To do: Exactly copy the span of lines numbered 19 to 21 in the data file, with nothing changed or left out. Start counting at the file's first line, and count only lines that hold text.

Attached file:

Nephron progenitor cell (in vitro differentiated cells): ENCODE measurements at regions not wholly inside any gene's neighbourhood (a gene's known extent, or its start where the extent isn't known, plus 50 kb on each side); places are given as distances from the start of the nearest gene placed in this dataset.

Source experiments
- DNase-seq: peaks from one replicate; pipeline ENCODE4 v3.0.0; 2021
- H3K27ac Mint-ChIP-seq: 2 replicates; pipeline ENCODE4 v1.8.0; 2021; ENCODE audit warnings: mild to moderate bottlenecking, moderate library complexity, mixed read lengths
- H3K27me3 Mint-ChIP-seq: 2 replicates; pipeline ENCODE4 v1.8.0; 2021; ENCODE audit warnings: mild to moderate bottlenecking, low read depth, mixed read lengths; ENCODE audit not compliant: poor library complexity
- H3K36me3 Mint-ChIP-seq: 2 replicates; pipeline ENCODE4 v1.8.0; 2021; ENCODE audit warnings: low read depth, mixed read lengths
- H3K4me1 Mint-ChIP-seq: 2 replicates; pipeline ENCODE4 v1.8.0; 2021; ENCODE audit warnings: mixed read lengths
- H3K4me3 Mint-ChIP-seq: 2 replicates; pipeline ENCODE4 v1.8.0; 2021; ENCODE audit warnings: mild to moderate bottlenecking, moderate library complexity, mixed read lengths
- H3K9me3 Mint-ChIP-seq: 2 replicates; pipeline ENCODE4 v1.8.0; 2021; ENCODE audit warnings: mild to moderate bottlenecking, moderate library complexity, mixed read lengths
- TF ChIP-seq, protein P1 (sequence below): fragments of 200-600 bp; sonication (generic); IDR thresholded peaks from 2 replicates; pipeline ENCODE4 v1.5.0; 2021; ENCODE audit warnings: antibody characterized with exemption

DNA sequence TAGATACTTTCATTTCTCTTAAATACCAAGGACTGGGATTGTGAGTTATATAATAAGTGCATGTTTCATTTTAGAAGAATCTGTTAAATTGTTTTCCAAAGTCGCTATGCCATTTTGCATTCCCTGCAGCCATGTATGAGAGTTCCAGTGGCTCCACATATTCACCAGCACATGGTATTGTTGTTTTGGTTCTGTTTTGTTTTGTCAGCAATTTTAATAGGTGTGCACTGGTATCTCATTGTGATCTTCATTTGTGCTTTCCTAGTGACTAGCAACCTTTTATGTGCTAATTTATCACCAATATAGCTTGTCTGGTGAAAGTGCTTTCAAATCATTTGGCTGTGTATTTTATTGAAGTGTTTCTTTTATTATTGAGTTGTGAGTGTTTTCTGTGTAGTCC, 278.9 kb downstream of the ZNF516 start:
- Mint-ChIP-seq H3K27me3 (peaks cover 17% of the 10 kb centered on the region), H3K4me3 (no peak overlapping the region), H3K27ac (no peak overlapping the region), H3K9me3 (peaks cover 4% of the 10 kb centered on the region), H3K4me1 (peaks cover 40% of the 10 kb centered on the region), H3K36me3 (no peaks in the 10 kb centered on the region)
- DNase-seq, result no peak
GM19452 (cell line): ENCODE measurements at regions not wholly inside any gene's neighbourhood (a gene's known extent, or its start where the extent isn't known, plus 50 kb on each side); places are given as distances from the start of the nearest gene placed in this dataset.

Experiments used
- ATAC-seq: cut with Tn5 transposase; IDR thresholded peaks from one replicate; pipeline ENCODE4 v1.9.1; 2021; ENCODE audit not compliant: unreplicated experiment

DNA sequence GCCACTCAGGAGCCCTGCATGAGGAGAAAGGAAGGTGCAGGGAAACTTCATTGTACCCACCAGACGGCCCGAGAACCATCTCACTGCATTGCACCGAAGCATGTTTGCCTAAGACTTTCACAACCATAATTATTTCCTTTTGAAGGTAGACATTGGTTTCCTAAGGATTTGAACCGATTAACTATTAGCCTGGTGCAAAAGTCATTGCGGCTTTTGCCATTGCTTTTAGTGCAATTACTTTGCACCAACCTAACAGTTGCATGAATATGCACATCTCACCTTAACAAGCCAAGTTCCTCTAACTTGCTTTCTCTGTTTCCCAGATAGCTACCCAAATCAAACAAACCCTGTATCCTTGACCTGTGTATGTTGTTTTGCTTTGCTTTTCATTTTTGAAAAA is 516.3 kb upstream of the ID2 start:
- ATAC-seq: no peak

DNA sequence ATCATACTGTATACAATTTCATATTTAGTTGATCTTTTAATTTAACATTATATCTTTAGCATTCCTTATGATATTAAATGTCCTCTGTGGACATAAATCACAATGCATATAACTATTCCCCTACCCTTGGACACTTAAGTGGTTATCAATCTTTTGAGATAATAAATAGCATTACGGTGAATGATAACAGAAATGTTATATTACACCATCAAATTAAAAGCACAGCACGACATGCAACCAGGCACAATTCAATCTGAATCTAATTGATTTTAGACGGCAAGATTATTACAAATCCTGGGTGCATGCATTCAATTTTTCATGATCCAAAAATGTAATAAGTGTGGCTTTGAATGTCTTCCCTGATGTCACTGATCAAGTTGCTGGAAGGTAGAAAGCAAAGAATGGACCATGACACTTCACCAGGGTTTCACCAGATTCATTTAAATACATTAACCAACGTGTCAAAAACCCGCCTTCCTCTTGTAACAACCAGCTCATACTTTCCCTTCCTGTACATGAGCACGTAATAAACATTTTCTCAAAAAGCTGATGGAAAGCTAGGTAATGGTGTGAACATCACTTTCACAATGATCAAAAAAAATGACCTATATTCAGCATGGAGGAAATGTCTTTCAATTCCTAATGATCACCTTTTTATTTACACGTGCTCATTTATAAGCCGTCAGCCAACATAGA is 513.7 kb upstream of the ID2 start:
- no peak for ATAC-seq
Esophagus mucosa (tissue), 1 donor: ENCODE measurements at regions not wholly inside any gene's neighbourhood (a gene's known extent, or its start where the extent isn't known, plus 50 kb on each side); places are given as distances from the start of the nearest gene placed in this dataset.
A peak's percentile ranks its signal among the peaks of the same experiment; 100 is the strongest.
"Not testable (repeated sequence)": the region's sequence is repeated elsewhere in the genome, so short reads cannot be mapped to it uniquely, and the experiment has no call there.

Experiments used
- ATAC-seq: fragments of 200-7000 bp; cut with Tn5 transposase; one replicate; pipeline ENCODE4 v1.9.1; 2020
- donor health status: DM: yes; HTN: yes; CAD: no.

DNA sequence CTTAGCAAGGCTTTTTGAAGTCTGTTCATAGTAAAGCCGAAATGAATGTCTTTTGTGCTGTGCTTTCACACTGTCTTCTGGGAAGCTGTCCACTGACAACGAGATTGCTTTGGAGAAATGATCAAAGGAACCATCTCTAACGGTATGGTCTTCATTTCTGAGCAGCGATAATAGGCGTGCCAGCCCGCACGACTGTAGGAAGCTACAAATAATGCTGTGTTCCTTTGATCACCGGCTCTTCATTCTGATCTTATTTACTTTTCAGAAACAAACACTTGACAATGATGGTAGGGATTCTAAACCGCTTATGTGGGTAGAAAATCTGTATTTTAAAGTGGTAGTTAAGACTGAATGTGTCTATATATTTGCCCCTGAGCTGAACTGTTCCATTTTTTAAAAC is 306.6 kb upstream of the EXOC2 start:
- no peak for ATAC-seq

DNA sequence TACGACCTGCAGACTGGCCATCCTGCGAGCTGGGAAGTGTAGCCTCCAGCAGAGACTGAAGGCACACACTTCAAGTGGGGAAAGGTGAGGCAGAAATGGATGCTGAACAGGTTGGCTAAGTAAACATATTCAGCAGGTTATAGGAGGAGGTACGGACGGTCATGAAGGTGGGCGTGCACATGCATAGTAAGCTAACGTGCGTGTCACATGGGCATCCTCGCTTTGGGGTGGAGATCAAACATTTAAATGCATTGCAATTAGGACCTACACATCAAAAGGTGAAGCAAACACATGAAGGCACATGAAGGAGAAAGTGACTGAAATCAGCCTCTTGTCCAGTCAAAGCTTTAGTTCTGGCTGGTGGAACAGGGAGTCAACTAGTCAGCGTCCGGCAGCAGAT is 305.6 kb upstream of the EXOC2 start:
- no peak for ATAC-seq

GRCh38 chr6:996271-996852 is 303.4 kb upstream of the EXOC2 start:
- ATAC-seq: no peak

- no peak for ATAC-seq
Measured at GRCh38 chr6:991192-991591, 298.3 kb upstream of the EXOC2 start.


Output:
DNA sequence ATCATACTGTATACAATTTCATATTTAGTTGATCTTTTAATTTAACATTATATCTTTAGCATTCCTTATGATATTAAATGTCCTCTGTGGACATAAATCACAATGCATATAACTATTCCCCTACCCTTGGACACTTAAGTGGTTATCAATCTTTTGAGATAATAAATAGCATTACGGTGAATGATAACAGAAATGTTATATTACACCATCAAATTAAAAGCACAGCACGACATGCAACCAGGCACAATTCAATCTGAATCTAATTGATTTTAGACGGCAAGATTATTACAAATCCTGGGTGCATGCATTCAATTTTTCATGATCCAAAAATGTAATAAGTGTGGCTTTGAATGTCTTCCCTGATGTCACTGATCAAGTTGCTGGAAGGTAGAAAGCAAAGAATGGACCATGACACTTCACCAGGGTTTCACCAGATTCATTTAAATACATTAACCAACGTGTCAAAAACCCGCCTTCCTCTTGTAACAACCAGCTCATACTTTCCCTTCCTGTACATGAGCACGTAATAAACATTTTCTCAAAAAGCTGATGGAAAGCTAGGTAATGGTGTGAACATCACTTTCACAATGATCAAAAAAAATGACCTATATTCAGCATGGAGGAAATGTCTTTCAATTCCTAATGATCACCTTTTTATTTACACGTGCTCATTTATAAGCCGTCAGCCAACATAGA is 513.7 kb upstream of the ID2 start:
- no peak for ATAC-seq
Esophagus mucosa (tissue), 1 donor: ENCODE measurements at regions not wholly inside any gene's neighbourhood (a gene's known extent, or its start where the extent isn't known, plus 50 kb on each side); places are given as distances from the start of the nearest gene placed in this dataset.